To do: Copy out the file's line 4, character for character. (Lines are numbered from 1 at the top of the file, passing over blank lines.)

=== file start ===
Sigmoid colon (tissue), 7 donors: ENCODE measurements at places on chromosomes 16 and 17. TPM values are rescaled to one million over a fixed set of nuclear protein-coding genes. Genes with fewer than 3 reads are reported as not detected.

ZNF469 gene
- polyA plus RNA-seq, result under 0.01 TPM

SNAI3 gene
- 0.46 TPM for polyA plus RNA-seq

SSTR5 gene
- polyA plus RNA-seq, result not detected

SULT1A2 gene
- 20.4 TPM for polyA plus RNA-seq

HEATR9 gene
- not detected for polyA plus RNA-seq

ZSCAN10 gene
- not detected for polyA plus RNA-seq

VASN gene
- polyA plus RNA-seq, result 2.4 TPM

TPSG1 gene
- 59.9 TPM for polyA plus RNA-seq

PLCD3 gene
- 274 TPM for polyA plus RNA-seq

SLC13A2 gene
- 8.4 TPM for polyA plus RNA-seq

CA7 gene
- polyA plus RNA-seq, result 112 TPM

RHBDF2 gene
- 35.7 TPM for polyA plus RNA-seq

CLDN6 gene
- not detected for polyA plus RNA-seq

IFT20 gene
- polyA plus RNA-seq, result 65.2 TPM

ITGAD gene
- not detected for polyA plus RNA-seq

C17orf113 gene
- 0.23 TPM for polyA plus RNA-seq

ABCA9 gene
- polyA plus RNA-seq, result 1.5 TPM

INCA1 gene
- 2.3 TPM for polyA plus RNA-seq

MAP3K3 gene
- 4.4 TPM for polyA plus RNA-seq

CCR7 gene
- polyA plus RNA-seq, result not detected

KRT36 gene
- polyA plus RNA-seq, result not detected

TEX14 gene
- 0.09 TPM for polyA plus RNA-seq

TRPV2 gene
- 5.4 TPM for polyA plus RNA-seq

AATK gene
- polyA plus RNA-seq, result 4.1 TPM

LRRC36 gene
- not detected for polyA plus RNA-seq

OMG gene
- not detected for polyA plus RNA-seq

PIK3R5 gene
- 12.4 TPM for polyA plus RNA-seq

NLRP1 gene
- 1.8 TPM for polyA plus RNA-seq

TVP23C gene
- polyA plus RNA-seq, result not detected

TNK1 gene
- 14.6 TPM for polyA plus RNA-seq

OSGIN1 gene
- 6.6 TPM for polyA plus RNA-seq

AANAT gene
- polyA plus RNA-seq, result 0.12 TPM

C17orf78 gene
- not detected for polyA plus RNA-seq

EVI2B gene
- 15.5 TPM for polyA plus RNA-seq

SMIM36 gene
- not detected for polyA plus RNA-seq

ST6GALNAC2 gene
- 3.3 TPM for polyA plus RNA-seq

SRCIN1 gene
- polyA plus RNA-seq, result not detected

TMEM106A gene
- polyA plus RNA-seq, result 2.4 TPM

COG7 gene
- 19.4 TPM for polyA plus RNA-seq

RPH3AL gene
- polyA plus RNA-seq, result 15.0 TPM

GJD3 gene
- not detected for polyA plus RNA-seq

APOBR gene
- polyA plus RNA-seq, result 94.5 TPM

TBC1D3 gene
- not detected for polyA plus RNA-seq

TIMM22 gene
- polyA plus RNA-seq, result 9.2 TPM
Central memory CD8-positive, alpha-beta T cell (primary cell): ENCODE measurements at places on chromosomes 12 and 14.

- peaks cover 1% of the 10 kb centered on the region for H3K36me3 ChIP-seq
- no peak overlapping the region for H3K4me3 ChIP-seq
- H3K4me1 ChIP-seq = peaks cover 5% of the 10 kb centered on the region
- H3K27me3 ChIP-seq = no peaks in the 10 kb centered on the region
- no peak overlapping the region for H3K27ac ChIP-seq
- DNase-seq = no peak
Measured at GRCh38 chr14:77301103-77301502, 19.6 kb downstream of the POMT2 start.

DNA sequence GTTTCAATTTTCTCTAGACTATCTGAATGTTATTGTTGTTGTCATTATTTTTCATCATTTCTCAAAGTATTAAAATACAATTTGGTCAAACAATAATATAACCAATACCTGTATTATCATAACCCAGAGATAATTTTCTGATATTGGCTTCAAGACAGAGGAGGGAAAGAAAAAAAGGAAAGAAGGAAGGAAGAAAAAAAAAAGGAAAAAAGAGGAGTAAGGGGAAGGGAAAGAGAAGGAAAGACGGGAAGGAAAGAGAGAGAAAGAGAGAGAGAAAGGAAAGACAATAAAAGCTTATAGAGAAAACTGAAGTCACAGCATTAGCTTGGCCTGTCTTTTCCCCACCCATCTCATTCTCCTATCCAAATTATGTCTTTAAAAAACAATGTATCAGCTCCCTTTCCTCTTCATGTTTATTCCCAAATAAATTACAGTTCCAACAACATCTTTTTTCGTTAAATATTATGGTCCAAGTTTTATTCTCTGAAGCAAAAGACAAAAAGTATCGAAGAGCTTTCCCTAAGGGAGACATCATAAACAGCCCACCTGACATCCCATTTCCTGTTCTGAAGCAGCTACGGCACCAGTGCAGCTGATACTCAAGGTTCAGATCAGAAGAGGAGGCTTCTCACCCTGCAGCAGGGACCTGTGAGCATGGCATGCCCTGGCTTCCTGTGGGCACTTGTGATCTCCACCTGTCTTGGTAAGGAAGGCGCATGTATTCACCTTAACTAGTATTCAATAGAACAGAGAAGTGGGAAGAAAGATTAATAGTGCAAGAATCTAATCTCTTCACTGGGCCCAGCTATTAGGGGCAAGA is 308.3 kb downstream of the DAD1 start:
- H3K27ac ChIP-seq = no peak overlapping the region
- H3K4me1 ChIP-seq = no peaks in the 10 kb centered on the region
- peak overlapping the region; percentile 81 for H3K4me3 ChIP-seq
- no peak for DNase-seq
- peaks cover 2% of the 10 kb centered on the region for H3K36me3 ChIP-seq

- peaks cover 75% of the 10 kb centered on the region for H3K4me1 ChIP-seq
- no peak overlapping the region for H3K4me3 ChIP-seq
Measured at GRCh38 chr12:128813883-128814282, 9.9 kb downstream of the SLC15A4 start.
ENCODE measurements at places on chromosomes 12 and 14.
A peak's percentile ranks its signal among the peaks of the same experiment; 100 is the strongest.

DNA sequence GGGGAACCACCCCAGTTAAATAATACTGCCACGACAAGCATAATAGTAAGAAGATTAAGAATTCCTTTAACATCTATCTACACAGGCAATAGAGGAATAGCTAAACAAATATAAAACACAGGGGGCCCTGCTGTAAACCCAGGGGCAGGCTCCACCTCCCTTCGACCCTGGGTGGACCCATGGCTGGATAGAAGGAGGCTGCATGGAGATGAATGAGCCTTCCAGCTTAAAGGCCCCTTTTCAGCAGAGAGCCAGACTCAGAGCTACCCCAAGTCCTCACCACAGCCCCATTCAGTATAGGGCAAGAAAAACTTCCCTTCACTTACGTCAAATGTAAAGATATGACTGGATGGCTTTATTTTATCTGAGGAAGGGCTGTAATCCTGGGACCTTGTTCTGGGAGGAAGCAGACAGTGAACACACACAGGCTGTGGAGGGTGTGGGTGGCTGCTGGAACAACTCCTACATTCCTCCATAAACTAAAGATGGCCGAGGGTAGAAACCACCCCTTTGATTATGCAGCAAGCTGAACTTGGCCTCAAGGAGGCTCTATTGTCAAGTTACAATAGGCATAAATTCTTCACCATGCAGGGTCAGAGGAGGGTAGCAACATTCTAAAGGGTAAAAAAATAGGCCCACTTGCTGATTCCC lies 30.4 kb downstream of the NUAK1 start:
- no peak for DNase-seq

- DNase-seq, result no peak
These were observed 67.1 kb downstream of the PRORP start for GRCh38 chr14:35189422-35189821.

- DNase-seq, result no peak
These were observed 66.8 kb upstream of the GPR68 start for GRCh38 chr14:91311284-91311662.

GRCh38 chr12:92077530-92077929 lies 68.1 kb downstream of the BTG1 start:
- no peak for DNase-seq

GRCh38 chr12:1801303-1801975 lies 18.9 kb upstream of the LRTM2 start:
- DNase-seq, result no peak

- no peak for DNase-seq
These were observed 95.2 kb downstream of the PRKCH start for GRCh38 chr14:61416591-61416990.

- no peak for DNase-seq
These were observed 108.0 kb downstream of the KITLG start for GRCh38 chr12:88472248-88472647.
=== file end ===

SNAI3 gene